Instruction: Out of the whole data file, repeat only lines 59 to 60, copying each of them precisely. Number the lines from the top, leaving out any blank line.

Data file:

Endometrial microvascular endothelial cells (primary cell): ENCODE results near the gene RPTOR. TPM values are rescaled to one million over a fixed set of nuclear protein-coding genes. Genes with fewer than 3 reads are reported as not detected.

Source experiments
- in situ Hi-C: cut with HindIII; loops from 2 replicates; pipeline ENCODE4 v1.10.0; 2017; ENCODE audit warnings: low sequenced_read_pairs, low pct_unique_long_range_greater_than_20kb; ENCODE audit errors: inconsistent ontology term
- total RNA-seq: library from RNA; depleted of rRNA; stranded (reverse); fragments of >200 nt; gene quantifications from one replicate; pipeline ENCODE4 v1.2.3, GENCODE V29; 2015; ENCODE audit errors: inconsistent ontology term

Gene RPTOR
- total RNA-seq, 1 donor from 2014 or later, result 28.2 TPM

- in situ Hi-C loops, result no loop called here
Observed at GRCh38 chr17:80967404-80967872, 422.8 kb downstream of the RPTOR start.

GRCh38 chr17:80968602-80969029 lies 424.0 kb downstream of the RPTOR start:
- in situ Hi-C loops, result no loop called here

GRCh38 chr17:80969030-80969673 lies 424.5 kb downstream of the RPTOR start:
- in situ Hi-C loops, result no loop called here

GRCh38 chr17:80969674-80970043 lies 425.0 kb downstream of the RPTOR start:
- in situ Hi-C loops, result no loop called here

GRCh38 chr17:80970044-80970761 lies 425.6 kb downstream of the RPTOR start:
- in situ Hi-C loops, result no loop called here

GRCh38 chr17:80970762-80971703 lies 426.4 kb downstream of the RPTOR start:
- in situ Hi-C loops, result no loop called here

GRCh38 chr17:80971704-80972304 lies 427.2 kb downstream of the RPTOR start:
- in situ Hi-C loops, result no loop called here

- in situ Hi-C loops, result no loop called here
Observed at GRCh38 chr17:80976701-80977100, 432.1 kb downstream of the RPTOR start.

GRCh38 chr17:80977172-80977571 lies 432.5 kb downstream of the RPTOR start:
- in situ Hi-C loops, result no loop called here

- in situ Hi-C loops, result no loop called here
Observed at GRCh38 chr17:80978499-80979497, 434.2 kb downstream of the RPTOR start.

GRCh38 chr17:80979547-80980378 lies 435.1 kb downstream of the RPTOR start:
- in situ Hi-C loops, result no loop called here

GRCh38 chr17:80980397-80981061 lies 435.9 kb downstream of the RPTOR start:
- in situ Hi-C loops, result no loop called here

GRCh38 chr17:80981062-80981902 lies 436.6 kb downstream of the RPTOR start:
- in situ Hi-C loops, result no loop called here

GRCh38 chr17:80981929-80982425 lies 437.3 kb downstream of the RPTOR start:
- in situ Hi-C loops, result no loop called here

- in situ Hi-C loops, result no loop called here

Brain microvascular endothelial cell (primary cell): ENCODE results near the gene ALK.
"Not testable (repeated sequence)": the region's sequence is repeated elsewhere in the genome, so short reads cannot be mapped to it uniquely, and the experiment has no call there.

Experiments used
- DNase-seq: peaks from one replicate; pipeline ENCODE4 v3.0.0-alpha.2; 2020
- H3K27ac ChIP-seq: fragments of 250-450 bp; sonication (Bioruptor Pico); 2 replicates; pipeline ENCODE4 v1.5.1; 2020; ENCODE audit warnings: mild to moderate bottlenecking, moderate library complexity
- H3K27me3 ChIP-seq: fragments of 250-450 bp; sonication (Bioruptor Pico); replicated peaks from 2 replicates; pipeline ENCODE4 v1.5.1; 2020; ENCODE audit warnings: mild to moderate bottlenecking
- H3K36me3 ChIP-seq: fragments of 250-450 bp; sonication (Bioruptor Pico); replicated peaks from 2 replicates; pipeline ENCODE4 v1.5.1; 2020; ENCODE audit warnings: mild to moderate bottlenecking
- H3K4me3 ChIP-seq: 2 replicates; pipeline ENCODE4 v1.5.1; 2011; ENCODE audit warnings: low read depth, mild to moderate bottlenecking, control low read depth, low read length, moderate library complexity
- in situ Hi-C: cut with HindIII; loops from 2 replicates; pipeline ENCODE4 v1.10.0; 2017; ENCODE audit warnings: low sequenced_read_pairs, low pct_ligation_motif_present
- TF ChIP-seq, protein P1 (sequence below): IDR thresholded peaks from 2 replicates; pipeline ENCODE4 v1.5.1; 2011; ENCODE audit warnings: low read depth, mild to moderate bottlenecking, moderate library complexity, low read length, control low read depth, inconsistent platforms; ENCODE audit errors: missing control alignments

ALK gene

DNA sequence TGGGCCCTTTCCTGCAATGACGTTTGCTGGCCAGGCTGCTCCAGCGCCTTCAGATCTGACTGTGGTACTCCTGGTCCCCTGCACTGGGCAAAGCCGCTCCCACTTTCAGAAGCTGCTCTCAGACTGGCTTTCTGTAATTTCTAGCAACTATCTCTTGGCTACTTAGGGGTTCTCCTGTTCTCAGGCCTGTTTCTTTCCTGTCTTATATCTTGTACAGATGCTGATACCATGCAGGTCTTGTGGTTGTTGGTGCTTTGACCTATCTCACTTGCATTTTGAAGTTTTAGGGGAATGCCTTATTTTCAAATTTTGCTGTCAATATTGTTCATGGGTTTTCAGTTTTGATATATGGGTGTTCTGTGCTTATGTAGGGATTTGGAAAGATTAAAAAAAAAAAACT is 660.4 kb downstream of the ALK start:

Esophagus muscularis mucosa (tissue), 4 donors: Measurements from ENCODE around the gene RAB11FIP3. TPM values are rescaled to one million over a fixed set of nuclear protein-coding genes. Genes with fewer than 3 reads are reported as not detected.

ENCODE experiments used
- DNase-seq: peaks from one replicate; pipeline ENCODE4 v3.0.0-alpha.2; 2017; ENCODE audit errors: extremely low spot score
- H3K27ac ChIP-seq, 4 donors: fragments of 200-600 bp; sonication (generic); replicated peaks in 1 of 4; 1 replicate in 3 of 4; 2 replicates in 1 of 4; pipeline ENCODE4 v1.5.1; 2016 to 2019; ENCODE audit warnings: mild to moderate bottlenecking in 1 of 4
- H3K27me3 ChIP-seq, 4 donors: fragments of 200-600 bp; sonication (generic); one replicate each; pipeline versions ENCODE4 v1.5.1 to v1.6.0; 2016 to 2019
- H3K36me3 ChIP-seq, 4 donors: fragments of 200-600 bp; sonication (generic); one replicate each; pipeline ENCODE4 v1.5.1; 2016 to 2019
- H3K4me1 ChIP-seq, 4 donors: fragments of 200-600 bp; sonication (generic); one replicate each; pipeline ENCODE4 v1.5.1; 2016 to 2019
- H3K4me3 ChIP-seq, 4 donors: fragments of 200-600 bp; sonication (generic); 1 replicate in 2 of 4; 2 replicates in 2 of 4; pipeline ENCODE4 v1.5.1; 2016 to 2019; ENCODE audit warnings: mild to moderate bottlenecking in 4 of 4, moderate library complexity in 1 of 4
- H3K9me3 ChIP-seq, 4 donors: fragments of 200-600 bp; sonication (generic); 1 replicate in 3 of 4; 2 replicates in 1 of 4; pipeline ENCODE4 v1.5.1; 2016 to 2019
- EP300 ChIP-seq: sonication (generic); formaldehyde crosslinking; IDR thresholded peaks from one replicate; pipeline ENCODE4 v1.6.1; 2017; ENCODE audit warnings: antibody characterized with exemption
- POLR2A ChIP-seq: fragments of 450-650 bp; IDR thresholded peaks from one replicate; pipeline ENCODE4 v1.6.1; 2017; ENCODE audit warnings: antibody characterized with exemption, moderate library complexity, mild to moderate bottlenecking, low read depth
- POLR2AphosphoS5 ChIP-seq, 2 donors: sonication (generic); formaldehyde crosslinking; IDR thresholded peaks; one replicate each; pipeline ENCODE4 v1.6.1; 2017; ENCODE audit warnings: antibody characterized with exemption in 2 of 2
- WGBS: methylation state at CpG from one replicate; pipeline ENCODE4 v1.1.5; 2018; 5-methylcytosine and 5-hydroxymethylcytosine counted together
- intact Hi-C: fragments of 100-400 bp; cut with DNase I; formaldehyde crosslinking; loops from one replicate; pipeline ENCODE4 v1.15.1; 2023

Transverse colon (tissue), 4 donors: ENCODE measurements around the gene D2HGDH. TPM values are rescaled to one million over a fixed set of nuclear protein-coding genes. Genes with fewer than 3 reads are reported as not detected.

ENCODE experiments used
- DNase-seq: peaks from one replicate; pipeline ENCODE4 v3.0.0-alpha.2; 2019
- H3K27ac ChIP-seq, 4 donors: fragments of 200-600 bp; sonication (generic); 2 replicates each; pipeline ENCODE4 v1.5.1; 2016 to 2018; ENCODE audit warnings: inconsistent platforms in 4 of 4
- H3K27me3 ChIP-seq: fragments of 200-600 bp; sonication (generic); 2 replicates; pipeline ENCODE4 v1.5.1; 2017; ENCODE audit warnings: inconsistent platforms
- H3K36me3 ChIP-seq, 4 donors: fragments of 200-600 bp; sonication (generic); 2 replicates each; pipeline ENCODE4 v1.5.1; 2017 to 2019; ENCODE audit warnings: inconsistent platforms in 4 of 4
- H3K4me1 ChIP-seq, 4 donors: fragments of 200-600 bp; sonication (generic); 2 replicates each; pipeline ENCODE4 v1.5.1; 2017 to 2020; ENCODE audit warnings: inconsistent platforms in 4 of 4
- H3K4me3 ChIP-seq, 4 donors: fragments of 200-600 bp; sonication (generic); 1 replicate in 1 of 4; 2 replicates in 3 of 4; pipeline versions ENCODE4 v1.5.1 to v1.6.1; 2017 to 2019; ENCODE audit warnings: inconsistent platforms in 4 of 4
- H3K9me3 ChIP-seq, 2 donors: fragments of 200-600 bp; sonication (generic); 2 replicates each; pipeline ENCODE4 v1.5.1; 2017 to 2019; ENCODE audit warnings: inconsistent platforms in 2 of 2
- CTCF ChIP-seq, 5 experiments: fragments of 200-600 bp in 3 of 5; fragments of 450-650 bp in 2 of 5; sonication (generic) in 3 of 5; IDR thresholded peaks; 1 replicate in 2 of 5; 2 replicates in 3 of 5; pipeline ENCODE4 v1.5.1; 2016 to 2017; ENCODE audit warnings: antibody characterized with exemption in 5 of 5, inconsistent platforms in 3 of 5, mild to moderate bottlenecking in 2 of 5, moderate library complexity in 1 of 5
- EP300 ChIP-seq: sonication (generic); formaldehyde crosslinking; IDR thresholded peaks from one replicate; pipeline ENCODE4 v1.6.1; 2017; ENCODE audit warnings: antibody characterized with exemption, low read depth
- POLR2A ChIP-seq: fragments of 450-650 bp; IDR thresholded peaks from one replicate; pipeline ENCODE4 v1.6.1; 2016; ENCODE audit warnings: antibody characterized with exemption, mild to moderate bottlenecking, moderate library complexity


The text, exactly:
- POLR2AphosphoS5 ChIP-seq, 2 donors: sonication (generic); formaldehyde crosslinking; IDR thresholded peaks; one replicate each; pipeline ENCODE4 v1.6.1; 2017; ENCODE audit warnings: antibody characterized with exemption in 2 of 2
- WGBS: methylation state at CpG from one replicate; pipeline ENCODE4 v1.1.5; 2018; 5-methylcytosine and 5-hydroxymethylcytosine counted together